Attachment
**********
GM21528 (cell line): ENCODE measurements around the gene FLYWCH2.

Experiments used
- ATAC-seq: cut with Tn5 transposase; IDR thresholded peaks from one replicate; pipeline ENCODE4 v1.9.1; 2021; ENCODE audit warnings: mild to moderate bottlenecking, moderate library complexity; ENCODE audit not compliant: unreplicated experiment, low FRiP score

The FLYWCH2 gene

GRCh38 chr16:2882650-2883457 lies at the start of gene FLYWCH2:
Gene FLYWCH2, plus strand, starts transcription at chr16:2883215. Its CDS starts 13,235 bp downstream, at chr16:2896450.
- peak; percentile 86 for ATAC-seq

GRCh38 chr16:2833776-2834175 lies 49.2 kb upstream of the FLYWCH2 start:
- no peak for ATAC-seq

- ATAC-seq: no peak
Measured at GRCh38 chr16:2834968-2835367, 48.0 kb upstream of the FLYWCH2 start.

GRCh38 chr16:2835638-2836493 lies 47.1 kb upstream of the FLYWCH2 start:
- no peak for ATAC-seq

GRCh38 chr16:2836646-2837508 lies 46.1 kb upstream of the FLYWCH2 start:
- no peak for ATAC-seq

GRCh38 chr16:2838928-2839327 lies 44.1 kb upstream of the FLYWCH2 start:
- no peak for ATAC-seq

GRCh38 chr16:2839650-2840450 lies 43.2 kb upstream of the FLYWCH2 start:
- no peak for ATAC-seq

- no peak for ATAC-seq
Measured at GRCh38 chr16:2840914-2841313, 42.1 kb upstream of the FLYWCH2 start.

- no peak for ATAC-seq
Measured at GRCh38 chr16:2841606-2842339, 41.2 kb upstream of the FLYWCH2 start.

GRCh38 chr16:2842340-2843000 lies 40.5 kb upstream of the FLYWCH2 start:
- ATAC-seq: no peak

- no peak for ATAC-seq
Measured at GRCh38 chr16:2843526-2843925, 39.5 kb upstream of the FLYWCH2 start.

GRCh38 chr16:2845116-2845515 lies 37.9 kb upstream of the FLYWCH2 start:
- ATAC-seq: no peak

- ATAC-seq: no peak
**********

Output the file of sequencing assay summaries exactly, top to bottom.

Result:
GM21528 (cell line): ENCODE measurements around the gene FLYWCH2.

Experiments used
- ATAC-seq: cut with Tn5 transposase; IDR thresholded peaks from one replicate; pipeline ENCODE4 v1.9.1; 2021; ENCODE audit warnings: mild to moderate bottlenecking, moderate library complexity; ENCODE audit not compliant: unreplicated experiment, low FRiP score

The FLYWCH2 gene

GRCh38 chr16:2882650-2883457 lies at the start of gene FLYWCH2:
Gene FLYWCH2, plus strand, starts transcription at chr16:2883215. Its CDS starts 13,235 bp downstream, at chr16:2896450.
- peak; percentile 86 for ATAC-seq

GRCh38 chr16:2833776-2834175 lies 49.2 kb upstream of the FLYWCH2 start:
- no peak for ATAC-seq

- ATAC-seq: no peak
Measured at GRCh38 chr16:2834968-2835367, 48.0 kb upstream of the FLYWCH2 start.

GRCh38 chr16:2835638-2836493 lies 47.1 kb upstream of the FLYWCH2 start:
- no peak for ATAC-seq

GRCh38 chr16:2836646-2837508 lies 46.1 kb upstream of the FLYWCH2 start:
- no peak for ATAC-seq

GRCh38 chr16:2838928-2839327 lies 44.1 kb upstream of the FLYWCH2 start:
- no peak for ATAC-seq

GRCh38 chr16:2839650-2840450 lies 43.2 kb upstream of the FLYWCH2 start:
- no peak for ATAC-seq

- no peak for ATAC-seq
Measured at GRCh38 chr16:2840914-2841313, 42.1 kb upstream of the FLYWCH2 start.

- no peak for ATAC-seq
Measured at GRCh38 chr16:2841606-2842339, 41.2 kb upstream of the FLYWCH2 start.

GRCh38 chr16:2842340-2843000 lies 40.5 kb upstream of the FLYWCH2 start:
- ATAC-seq: no peak

- no peak for ATAC-seq
Measured at GRCh38 chr16:2843526-2843925, 39.5 kb upstream of the FLYWCH2 start.

GRCh38 chr16:2845116-2845515 lies 37.9 kb upstream of the FLYWCH2 start:
- ATAC-seq: no peak

- ATAC-seq: no peak